Saabophiles, take heart: there is a chance, albeit a small one, that your beloved automaker could be sold to BMW. To preface this, it’s semi-important to have a little backstory on the current state of Saab. Last December, the Swedish automaker filed for bankruptcy, and it’s now up to the appointed receivers to determine how to make the most money for creditors.
Option one is to sell the business piece by piece, which will net the most cash and presents the fewest problems. It will also have the biggest impact on the region’s economy, since the likelihood of Saab’s former line workers finding alternate, equivalent employment in Trollhattan lies directly between “slim” and “none.” See Detroit, Flint or Pontiac, Michigan if you need proof.
Option two is to sell the business as a whole to an existing automaker. China’s Youngman, who’s already sunk a significant amount of money into Saab, is known to be a bidder, as is a Turkish automaker. While this option may be best for the local economy, Saab as a whole won’t net creditors as much as Saab-by-the-pound. Worse, there are political implications with Saab’s former owner, GM, who doesn’t want its designs falling into the hands of Chinese companies not already partnered with GM. To put it bluntly, selling to most foreign automakers would be the path of most resistance, and Saab’s receivers don’t want to drag the process out any longer than necessary.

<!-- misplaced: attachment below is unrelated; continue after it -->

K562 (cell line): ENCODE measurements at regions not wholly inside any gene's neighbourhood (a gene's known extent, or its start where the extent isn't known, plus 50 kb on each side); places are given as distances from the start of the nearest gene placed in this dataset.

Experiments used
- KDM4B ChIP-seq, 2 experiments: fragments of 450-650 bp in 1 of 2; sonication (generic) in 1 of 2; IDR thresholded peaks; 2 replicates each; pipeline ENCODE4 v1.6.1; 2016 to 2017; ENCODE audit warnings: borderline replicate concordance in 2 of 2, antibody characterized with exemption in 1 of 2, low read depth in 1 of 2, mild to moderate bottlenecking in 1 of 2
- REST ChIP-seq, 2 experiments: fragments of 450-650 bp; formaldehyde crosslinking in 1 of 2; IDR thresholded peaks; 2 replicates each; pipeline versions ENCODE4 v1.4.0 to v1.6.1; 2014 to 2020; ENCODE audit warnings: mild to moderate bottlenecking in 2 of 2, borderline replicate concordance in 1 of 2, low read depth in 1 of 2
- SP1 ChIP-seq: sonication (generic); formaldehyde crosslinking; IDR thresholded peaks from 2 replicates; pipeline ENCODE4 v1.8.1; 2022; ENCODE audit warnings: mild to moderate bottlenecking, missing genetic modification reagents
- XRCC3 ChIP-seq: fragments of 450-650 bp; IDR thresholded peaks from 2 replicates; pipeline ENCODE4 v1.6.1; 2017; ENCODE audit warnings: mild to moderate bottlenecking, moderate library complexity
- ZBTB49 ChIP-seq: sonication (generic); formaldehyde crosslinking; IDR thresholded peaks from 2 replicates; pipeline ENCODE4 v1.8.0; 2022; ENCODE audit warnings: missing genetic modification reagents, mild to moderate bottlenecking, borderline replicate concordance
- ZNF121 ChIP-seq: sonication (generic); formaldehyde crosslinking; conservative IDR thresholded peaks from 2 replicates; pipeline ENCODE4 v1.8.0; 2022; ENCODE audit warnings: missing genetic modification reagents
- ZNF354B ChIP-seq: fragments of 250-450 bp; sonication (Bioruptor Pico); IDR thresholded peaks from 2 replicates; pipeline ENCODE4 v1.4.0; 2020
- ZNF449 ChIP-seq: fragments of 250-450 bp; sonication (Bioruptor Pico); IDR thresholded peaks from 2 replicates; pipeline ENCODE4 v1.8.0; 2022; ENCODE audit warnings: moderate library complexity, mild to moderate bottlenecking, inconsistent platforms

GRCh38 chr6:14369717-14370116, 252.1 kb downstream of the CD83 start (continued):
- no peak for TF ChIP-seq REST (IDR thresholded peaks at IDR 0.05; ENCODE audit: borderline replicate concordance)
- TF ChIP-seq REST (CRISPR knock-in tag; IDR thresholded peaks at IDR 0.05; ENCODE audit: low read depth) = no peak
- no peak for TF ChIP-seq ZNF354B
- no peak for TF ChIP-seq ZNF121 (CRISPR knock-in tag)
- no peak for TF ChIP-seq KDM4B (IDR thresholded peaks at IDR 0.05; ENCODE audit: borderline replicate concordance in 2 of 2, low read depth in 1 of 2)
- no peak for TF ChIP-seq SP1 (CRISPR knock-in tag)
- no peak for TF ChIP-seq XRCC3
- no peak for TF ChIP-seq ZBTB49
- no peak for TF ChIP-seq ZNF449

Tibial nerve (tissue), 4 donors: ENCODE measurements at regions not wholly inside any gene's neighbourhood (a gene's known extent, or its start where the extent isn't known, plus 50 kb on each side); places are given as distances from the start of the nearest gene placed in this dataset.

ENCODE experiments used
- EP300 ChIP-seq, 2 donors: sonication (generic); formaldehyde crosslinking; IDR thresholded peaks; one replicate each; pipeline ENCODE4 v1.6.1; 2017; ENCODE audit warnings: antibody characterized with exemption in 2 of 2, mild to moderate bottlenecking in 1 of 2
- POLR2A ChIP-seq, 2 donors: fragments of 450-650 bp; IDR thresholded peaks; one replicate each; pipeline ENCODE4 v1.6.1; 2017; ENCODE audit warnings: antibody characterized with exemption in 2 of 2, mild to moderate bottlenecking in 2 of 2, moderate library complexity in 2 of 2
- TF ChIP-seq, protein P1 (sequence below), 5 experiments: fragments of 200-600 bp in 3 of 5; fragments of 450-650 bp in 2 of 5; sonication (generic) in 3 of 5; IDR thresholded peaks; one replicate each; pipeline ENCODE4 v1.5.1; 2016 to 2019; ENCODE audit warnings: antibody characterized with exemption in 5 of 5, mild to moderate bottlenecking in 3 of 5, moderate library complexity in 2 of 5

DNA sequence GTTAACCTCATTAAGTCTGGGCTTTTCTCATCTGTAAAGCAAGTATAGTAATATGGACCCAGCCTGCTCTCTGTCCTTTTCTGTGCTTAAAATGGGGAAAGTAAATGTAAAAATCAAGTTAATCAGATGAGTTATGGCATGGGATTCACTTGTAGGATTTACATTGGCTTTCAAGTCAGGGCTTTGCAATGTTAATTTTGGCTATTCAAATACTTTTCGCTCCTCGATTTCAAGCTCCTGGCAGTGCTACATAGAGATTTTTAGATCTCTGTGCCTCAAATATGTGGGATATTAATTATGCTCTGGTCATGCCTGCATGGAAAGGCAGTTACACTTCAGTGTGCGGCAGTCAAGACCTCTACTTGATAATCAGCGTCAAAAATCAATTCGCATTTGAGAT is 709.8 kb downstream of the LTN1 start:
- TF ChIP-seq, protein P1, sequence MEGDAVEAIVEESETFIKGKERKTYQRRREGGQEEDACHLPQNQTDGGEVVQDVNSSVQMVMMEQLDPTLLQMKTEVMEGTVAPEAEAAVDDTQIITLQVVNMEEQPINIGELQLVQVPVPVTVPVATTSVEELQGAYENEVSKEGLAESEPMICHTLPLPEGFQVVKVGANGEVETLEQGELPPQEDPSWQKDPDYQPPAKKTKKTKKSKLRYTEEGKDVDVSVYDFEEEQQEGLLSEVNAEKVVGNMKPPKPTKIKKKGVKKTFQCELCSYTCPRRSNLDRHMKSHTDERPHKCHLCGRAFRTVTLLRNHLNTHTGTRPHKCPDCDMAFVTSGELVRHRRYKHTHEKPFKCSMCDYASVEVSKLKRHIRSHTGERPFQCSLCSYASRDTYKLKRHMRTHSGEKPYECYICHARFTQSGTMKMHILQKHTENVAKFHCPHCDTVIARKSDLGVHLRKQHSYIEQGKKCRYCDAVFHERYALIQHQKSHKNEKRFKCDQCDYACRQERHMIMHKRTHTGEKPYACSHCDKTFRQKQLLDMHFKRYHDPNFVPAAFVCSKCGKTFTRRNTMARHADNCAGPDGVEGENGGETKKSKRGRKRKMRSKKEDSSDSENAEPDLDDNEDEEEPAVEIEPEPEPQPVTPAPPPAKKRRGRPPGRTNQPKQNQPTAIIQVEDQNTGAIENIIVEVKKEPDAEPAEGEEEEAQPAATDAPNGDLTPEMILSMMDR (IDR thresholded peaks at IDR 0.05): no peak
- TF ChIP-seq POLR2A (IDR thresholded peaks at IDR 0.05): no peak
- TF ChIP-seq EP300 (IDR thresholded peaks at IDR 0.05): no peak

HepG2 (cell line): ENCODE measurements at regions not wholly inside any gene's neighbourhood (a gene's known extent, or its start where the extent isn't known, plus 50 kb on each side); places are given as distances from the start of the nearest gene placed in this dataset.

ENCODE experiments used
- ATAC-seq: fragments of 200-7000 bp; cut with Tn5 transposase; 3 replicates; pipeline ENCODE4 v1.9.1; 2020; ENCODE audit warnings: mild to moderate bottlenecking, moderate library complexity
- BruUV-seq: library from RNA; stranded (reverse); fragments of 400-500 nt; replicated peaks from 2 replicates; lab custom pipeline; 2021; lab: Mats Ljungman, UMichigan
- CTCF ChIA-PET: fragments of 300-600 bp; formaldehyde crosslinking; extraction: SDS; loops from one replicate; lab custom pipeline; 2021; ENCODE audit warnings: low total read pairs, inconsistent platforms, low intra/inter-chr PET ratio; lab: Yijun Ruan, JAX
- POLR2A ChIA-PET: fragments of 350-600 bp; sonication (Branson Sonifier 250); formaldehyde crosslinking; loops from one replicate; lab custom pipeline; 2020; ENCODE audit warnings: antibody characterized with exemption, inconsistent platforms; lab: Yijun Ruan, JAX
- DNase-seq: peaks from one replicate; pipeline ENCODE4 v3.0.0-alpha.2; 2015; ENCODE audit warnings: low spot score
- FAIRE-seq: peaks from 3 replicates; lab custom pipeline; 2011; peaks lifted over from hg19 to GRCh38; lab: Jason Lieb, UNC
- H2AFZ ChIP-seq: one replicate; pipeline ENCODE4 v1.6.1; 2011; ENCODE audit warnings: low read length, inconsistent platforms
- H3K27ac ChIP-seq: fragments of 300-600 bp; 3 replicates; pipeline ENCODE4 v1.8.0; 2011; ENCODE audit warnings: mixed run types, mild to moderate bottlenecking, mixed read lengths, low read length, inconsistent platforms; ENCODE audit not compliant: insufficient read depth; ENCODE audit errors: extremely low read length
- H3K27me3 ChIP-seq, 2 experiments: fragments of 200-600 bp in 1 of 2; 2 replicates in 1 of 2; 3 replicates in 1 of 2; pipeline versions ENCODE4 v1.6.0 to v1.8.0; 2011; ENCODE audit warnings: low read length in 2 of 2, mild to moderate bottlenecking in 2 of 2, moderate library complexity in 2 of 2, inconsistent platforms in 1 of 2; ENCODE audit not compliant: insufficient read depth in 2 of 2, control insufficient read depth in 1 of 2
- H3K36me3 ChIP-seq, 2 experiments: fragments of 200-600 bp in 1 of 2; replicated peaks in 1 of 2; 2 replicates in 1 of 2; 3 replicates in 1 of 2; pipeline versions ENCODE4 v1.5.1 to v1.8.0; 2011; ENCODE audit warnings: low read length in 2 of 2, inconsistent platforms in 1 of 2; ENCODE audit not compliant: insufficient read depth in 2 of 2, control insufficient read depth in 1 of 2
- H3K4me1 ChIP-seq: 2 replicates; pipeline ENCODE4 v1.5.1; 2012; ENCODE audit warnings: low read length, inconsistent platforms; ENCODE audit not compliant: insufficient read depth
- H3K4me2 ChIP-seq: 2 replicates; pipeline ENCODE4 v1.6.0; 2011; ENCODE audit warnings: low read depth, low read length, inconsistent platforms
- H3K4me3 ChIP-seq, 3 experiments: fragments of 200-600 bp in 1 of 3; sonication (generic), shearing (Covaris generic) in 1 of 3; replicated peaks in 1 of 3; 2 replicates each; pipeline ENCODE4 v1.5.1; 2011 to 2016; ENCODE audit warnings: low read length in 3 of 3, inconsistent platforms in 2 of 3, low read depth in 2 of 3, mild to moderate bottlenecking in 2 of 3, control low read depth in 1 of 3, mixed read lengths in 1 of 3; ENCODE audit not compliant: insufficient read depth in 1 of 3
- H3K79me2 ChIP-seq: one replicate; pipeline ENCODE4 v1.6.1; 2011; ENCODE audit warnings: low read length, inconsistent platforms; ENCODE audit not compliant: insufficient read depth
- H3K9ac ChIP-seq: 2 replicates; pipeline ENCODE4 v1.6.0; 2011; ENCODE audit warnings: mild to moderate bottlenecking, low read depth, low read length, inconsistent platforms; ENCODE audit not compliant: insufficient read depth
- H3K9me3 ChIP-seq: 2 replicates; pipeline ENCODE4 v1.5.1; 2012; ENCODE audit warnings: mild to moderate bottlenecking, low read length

Now comes word from SaabsUnited, via Left Lane News, that a “Munich-based automaker” has also submitted a bid for Saab. Unless we’re missing something, the only car company located in Munich is BMW, and it makes good sense that the Germany automaker would throw its hat in the ring. A sale to BMW would likely sidestep the political implications of a sale to the Chinese, and BMW has the technology to quickly and easily replace designs and components proprietary to GM. BMW needs additional production capacity for its MINI brand, so with a few plant upgrades, it could keep the Trollhattan factory humming until work on Saab’s Phoenix was complete.
The semi-upscale brand would fit nicely into BMW’s product mix as well, giving BMW front-drive, near-luxury midsize sedan alternatives to its (primarily) rear-drive 3 and 5-Series offerings.
We won’t know Saab’s fate until the receivers make their final decision, likely in April. Of all the plans we’ve seen on the table, this gives us the biggest reason to hope, and for the sake of the brand and Saab’s former employees alike, we sincerely hope that BMW can pull this off.